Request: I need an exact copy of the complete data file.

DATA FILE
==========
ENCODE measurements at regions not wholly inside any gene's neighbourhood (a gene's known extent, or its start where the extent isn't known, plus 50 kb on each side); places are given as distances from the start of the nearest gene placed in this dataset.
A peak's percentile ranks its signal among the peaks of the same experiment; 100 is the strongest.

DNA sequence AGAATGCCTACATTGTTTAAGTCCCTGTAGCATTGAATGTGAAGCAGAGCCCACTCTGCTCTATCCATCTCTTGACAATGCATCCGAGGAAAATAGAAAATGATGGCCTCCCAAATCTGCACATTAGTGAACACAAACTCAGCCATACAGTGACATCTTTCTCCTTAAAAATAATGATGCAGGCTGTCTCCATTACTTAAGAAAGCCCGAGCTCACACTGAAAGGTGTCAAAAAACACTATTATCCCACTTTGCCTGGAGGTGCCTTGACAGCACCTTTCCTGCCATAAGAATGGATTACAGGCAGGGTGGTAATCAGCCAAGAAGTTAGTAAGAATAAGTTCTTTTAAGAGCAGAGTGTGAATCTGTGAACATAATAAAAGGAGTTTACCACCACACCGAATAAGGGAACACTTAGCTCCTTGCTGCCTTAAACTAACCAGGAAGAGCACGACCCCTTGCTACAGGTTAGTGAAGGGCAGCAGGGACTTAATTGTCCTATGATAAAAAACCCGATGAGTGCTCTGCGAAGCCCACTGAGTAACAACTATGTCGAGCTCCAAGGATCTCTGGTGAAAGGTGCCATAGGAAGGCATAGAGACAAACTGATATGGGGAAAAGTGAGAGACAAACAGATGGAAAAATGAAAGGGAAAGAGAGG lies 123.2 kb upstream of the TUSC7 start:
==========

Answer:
ENCODE measurements at regions not wholly inside any gene's neighbourhood (a gene's known extent, or its start where the extent isn't known, plus 50 kb on each side); places are given as distances from the start of the nearest gene placed in this dataset.
A peak's percentile ranks its signal among the peaks of the same experiment; 100 is the strongest.

DNA sequence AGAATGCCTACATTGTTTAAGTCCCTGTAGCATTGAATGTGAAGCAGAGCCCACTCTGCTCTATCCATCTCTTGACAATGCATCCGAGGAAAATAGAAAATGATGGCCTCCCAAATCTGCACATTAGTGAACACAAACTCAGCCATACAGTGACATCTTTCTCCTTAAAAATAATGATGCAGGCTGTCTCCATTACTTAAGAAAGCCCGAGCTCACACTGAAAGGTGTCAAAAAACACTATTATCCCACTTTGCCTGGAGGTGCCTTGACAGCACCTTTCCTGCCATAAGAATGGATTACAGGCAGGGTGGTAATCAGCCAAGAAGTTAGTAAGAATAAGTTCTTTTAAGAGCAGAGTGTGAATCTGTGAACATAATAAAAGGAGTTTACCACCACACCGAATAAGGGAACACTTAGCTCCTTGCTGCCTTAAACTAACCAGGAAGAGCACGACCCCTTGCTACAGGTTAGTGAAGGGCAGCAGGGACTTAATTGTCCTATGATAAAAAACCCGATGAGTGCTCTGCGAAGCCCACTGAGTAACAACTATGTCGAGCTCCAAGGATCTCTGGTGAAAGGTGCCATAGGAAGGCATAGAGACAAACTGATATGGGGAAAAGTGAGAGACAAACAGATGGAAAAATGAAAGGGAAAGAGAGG lies 123.2 kb upstream of the TUSC7 start: